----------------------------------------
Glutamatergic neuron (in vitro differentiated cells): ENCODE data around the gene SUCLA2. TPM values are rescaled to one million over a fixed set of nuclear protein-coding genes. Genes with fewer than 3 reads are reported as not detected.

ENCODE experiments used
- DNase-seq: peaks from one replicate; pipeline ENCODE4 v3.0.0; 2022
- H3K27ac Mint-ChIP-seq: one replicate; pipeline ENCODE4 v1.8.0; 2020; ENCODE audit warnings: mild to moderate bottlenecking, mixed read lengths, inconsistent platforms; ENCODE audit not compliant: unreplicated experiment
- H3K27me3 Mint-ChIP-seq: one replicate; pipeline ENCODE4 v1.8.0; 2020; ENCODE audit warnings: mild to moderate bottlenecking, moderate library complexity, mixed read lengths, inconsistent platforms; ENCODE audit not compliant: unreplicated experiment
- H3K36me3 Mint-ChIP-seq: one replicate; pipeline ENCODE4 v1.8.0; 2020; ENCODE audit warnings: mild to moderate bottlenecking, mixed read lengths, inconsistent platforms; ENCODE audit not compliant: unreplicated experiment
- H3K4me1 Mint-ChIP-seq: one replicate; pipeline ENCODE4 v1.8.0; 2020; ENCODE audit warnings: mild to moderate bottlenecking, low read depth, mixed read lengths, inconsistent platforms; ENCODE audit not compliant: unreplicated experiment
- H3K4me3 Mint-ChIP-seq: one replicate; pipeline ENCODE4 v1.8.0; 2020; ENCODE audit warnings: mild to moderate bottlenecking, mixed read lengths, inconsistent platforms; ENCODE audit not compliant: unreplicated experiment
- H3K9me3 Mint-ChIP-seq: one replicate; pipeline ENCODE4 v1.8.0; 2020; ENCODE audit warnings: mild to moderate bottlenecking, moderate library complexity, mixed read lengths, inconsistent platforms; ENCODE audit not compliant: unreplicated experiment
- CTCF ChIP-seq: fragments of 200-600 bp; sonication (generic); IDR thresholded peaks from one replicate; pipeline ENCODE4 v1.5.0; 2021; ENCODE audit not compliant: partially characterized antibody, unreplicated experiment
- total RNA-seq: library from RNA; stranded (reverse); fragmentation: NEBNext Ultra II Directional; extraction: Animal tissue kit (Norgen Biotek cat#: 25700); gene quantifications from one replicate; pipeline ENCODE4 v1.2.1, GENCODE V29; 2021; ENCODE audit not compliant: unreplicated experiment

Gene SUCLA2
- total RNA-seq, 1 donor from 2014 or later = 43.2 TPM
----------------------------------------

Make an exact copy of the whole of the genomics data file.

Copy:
Glutamatergic neuron (in vitro differentiated cells): ENCODE data around the gene SUCLA2. TPM values are rescaled to one million over a fixed set of nuclear protein-coding genes. Genes with fewer than 3 reads are reported as not detected.

ENCODE experiments used
- DNase-seq: peaks from one replicate; pipeline ENCODE4 v3.0.0; 2022
- H3K27ac Mint-ChIP-seq: one replicate; pipeline ENCODE4 v1.8.0; 2020; ENCODE audit warnings: mild to moderate bottlenecking, mixed read lengths, inconsistent platforms; ENCODE audit not compliant: unreplicated experiment
- H3K27me3 Mint-ChIP-seq: one replicate; pipeline ENCODE4 v1.8.0; 2020; ENCODE audit warnings: mild to moderate bottlenecking, moderate library complexity, mixed read lengths, inconsistent platforms; ENCODE audit not compliant: unreplicated experiment
- H3K36me3 Mint-ChIP-seq: one replicate; pipeline ENCODE4 v1.8.0; 2020; ENCODE audit warnings: mild to moderate bottlenecking, mixed read lengths, inconsistent platforms; ENCODE audit not compliant: unreplicated experiment
- H3K4me1 Mint-ChIP-seq: one replicate; pipeline ENCODE4 v1.8.0; 2020; ENCODE audit warnings: mild to moderate bottlenecking, low read depth, mixed read lengths, inconsistent platforms; ENCODE audit not compliant: unreplicated experiment
- H3K4me3 Mint-ChIP-seq: one replicate; pipeline ENCODE4 v1.8.0; 2020; ENCODE audit warnings: mild to moderate bottlenecking, mixed read lengths, inconsistent platforms; ENCODE audit not compliant: unreplicated experiment
- H3K9me3 Mint-ChIP-seq: one replicate; pipeline ENCODE4 v1.8.0; 2020; ENCODE audit warnings: mild to moderate bottlenecking, moderate library complexity, mixed read lengths, inconsistent platforms; ENCODE audit not compliant: unreplicated experiment
- CTCF ChIP-seq: fragments of 200-600 bp; sonication (generic); IDR thresholded peaks from one replicate; pipeline ENCODE4 v1.5.0; 2021; ENCODE audit not compliant: partially characterized antibody, unreplicated experiment
- total RNA-seq: library from RNA; stranded (reverse); fragmentation: NEBNext Ultra II Directional; extraction: Animal tissue kit (Norgen Biotek cat#: 25700); gene quantifications from one replicate; pipeline ENCODE4 v1.2.1, GENCODE V29; 2021; ENCODE audit not compliant: unreplicated experiment

Gene SUCLA2
- total RNA-seq, 1 donor from 2014 or later = 43.2 TPM